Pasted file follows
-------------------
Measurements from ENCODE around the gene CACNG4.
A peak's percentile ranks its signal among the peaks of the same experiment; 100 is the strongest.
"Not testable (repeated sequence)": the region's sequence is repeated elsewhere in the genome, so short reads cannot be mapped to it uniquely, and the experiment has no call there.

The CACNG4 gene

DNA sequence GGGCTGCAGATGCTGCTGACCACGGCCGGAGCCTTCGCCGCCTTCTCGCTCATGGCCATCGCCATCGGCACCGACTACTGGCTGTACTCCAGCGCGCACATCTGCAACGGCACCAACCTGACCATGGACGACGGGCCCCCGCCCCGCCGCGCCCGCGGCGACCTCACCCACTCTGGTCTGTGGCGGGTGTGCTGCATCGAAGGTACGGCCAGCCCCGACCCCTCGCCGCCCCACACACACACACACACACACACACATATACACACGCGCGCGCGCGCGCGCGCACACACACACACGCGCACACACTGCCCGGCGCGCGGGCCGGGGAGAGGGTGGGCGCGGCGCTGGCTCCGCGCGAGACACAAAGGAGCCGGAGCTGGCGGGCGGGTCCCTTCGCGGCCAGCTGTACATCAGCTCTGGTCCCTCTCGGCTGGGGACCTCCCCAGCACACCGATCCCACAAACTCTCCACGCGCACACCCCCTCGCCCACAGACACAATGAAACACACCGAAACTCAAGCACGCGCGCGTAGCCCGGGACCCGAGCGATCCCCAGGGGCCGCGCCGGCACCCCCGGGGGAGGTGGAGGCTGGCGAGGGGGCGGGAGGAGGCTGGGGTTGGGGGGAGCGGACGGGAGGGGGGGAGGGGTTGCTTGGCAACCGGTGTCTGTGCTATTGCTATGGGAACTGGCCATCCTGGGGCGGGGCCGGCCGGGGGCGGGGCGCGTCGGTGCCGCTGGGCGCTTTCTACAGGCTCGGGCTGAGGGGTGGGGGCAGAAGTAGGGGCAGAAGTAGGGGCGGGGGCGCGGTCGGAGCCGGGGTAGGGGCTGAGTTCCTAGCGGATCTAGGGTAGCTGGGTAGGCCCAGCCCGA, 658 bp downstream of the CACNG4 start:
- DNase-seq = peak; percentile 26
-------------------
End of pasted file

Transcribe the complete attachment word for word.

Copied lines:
Measurements from ENCODE around the gene CACNG4.
A peak's percentile ranks its signal among the peaks of the same experiment; 100 is the strongest.
"Not testable (repeated sequence)": the region's sequence is repeated elsewhere in the genome, so short reads cannot be mapped to it uniquely, and the experiment has no call there.

The CACNG4 gene

DNA sequence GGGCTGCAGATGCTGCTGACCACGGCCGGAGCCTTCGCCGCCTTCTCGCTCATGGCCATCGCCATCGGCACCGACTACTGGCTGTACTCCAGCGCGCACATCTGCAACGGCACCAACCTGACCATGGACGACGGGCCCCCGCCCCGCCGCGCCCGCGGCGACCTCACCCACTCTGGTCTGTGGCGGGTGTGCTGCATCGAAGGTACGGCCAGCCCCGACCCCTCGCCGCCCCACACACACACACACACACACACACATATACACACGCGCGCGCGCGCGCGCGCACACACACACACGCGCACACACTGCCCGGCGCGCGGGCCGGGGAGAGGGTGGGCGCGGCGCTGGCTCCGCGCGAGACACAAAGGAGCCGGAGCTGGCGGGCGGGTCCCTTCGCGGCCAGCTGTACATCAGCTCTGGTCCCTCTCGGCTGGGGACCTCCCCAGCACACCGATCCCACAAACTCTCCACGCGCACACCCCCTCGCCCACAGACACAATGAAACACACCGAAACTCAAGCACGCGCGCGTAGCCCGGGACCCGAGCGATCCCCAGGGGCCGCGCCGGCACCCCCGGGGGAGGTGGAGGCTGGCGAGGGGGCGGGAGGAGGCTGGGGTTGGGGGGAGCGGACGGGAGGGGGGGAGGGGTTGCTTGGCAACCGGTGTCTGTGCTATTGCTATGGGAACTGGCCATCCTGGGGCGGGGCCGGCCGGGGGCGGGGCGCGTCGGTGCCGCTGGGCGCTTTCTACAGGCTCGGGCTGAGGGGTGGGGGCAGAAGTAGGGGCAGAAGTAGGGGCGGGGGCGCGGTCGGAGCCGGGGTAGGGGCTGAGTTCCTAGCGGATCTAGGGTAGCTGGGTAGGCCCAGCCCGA, 658 bp downstream of the CACNG4 start:
- DNase-seq = peak; percentile 26